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Summer Solstice Sunscreen Tips and Sun Protection

This year, the first day of summer -- known as the Summer Solstice -- is June 20, 2012.  Everything She Wants plans to celebrate the longest day of the year in New York City with a free evening yoga class in Times Square sponsored by Athleta. But with a weather forecast for temps close to 100 degrees, I plan to apply plenty of my favorite sunscreens; the paraben-and-fragrance-free Kiss My Face Sun Spray Lotion, SPF 30 (available at Whole Foods Market) on my body and LaRoche-Posay Anthelios 45 Ultra Light Sunscreen Fluid Broad Spectrum SPF 45 as a facial moisturizer.


Use a broad spectrum sun screen.
Both products have "broad spectrum" coverage, which means they protect against UVB (short solar rays that cause burning and skin cancer) and UVA (long solar rays that cause skin cancer and wrinkles).  If a sunscreen doesn't say broad spectrum or UVB/UVA protection, then ease on down the aisle to find one that does. And when it comes to SPF ratings (sun protection factor; the degree to which a sunscreen can protect the skin from sunburn), SPF 30 can reportedly block 97 percent of UVB rays. An SPF above 30, however, only increases in effectiveness about 1 to 2 percent.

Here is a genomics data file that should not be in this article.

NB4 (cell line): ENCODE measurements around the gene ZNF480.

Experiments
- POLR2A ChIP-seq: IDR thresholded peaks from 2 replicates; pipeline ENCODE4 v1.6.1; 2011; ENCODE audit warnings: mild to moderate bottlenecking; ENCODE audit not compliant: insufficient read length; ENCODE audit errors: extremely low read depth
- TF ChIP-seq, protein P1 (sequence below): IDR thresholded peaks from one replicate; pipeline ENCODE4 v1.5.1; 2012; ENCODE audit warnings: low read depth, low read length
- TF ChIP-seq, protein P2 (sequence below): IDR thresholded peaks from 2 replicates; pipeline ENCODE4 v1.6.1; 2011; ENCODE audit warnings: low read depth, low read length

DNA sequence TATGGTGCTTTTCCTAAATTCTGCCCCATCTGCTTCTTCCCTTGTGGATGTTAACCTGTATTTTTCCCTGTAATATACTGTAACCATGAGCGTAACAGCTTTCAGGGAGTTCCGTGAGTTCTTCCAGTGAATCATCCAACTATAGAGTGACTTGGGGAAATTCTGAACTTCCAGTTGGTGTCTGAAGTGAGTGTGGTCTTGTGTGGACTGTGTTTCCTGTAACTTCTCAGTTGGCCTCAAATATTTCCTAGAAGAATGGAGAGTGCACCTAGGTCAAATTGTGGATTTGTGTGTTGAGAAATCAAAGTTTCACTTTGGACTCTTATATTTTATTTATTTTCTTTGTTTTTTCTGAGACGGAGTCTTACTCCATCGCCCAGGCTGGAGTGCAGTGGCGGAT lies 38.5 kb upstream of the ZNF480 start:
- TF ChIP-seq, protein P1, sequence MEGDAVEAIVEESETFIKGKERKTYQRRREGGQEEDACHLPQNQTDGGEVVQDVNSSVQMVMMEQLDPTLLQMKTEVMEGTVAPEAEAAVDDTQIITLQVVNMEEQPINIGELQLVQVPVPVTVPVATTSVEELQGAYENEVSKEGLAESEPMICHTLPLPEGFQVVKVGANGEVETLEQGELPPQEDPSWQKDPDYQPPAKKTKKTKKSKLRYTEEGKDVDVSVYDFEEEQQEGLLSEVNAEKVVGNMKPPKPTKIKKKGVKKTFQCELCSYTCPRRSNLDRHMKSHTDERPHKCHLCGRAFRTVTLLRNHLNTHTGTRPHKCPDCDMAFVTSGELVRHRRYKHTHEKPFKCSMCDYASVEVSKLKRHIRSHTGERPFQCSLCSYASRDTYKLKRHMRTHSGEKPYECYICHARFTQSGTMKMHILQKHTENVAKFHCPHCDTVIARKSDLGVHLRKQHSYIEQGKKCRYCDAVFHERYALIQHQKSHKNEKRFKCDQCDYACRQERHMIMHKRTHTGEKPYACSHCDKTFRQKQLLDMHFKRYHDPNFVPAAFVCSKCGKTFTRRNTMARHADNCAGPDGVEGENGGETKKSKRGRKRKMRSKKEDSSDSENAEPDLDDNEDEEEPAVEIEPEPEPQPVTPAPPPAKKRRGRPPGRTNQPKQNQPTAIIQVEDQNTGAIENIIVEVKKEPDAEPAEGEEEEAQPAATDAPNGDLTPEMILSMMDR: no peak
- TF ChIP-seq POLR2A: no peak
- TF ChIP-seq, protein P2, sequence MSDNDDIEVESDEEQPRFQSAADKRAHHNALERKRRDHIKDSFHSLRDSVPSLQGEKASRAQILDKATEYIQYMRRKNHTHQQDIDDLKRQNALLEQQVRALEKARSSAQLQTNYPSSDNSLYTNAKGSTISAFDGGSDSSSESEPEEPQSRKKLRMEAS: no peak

Here are a few tips on applying sunscreen from the U.S. Food and Drug Administration:


  • Apply the recommended amount evenly to all uncovered skin, especially your lips, nose, ears, neck, hands and feet.
  • Apply sunscreen 15 minutes before going out in the sun.
  • If you don't have much hair, apply sunscreen to the top of your head or wear a hat.
  • Re-apply at least every two hours.
  • Give babies and children extra care in the sun. Ask a health care professional before applying sunscreen to children under 6 months old.
  • Apply sunscreen to children older than 6 months every time they go out.


Remember that regardless of your race or ethnic background, during the summer months everyone should apply a broad spectrum sunscreen and limit sun exposure.  Those with pale skin, fair hair and a family history of skin cancer should be especially proactive about sun protection. 


In addition to applying sunscreen, other ways to protect yourself from harmful sun rays is to wear a wide-brimmed hat (Dorfman Pacific has some cute options), wear sunglasses that block 99 to 100 percent of both UVA and UVB rays, carry an umbrella and stay in the shade as much as possible. It's especially important to limit sun exposure between 10 a.m. and 2 p.m. when the sun's rays are strongest.  Even on an overcast day, 80 percent of the sun's UV rays  can break through the clouds.

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